Updated February 7, 2024
Career Coach: Top 3 tips for job seekers in Japan 
In this article: 📝
Introduction to the “Career Coach” Column
Hi, I’m Eri, an Expat Career Coach based in Tokyo.
I was an expat in my 20s, then transitioned to HR, hiring candidates from around the world. Then I became the Lead Career Support at a coding bootcamp, supporting 300+ graduates finding tech roles in Japan.
At the beginning of 2023, after becoming a mother and getting certification as a coach, I launched Your Next Chapter Japan in hopes of extending support to more expats in Japan. We also want to help professionals outside of Japan seeking to land opportunities here to achieve their goals. This column is a collection of my advice, perspective, and some of my own stories.
Where did January go? I thought I decided on a New Year's resolution and I’ve already spent 1 out of 12 months of the year. Does that sound like you too?
Getting a new job or relocating to a new place are some examples of goals people make at the start of the new year. It’s also common for early-stage job seekers to feel stuck during this phase.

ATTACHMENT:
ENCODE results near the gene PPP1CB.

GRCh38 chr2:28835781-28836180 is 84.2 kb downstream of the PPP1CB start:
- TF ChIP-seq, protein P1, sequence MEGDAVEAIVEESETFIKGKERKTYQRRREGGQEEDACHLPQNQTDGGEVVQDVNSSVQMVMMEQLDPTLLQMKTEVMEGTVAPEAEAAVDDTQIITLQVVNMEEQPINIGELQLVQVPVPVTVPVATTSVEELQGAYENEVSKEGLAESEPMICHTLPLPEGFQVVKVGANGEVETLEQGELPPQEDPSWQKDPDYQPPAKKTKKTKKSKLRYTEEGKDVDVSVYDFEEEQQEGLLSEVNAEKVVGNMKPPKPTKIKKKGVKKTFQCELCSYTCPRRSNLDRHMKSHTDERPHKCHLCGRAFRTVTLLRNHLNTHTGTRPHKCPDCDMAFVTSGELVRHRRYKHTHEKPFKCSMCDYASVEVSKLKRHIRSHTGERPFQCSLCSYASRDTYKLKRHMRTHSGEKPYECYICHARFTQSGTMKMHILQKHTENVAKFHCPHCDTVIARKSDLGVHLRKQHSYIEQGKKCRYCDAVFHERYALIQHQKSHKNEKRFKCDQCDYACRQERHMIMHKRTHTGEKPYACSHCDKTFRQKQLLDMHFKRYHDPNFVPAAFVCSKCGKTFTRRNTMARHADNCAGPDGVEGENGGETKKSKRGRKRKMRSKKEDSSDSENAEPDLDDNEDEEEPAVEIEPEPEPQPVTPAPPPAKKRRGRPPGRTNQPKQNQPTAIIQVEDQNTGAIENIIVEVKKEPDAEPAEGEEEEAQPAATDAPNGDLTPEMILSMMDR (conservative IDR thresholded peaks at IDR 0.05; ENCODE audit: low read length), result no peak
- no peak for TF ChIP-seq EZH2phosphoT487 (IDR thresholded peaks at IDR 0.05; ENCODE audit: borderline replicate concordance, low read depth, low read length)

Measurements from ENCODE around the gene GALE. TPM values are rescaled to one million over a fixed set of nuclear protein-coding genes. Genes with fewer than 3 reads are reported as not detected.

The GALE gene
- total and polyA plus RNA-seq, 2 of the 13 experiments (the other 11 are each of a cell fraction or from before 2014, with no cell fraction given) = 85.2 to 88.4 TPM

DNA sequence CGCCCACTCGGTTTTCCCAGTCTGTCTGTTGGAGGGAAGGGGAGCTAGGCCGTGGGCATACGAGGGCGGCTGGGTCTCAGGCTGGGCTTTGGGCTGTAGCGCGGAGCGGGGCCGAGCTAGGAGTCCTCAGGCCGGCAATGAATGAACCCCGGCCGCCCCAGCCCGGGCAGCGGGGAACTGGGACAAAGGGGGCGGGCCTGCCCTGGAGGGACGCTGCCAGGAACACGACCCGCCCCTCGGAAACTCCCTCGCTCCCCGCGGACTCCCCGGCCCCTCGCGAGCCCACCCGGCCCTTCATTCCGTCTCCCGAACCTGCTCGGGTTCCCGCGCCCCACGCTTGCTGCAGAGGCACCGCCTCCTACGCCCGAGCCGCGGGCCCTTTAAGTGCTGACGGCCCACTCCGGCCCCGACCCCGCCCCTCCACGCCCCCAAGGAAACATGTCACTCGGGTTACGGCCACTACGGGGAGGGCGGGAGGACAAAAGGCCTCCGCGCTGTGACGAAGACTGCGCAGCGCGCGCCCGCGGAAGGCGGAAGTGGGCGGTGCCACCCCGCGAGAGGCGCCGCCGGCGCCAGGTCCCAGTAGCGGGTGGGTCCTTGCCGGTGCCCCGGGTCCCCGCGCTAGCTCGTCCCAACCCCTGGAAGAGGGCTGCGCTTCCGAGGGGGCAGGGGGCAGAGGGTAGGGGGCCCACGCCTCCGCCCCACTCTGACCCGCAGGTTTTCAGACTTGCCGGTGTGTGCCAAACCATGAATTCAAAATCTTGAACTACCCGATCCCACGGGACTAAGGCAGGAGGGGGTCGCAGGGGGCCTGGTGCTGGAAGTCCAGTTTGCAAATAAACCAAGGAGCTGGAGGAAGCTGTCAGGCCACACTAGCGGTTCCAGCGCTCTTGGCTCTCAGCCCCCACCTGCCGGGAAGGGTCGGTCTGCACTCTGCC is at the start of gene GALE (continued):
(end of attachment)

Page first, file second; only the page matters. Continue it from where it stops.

Can’t seem to find the right job to apply for? Are you having second thoughts about even doing the job search? Here are 3 pieces of advice for you if you’re feeling stuck in your job search.
1. Do your Research but know when to move on
When you made up your mind that this year you were going to get a new job in Japan, at some point you may have found yourself typing, “Tech Jobs in Japan,” or “English-speaking tech jobs in Japan,” or something more specific like “Software Engineering jobs Tokyo”.
Maybe you went to LinkedIn and started looking at the jobs there… but somehow you haven’t been able to apply to any jobs yet.
Researching and getting to know the industry is typically advice that people give to job seekers when they’re just starting. This also makes a lot of sense. You should know what the current state of the industry is. However, something I often notice is people fall into the trap of over-researching.
Researching feels good because you learn something without having to put yourself in the hot seat. You also don’t get rejected from researching jobs and companies. The problem is that there’s usually a phase when the amount of time spent researching begins to negatively impact a job seeker’s confidence, which stops them from taking action.
To be clear, I’m not saying you shouldn’t research. It’s good to educate yourself. Especially if you’re new to the industry and location. There are well-written informational resources out there including this blog (How to find a job as a software developer in Japan). The key is not to get stuck in this phase of constant input.
To prevent yourself from getting stuck here are some actionable recommendations: